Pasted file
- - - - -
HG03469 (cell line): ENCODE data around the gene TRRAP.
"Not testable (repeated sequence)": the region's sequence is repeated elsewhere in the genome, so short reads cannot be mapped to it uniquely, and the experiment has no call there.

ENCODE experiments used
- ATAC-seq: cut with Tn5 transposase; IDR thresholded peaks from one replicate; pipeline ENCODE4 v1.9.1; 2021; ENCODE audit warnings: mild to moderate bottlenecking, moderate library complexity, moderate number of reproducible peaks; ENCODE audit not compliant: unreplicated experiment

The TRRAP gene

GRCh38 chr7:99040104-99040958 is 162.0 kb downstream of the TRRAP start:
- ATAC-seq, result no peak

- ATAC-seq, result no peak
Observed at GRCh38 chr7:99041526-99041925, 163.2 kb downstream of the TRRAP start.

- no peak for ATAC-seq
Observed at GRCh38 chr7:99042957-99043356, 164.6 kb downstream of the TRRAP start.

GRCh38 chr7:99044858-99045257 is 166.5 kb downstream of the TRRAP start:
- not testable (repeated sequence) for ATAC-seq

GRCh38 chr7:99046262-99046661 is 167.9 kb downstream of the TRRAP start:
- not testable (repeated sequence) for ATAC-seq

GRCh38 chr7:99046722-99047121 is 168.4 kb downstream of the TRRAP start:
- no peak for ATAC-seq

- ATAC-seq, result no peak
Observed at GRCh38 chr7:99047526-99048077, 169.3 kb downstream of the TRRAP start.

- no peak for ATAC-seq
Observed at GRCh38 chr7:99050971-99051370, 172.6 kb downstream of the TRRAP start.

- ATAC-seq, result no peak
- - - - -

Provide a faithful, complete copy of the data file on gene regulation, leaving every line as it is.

HG03469 (cell line): ENCODE data around the gene TRRAP.
"Not testable (repeated sequence)": the region's sequence is repeated elsewhere in the genome, so short reads cannot be mapped to it uniquely, and the experiment has no call there.

ENCODE experiments used
- ATAC-seq: cut with Tn5 transposase; IDR thresholded peaks from one replicate; pipeline ENCODE4 v1.9.1; 2021; ENCODE audit warnings: mild to moderate bottlenecking, moderate library complexity, moderate number of reproducible peaks; ENCODE audit not compliant: unreplicated experiment

The TRRAP gene

GRCh38 chr7:99040104-99040958 is 162.0 kb downstream of the TRRAP start:
- ATAC-seq, result no peak

- ATAC-seq, result no peak
Observed at GRCh38 chr7:99041526-99041925, 163.2 kb downstream of the TRRAP start.

- no peak for ATAC-seq
Observed at GRCh38 chr7:99042957-99043356, 164.6 kb downstream of the TRRAP start.

GRCh38 chr7:99044858-99045257 is 166.5 kb downstream of the TRRAP start:
- not testable (repeated sequence) for ATAC-seq

GRCh38 chr7:99046262-99046661 is 167.9 kb downstream of the TRRAP start:
- not testable (repeated sequence) for ATAC-seq

GRCh38 chr7:99046722-99047121 is 168.4 kb downstream of the TRRAP start:
- no peak for ATAC-seq

- ATAC-seq, result no peak
Observed at GRCh38 chr7:99047526-99048077, 169.3 kb downstream of the TRRAP start.

- no peak for ATAC-seq
Observed at GRCh38 chr7:99050971-99051370, 172.6 kb downstream of the TRRAP start.

- ATAC-seq, result no peak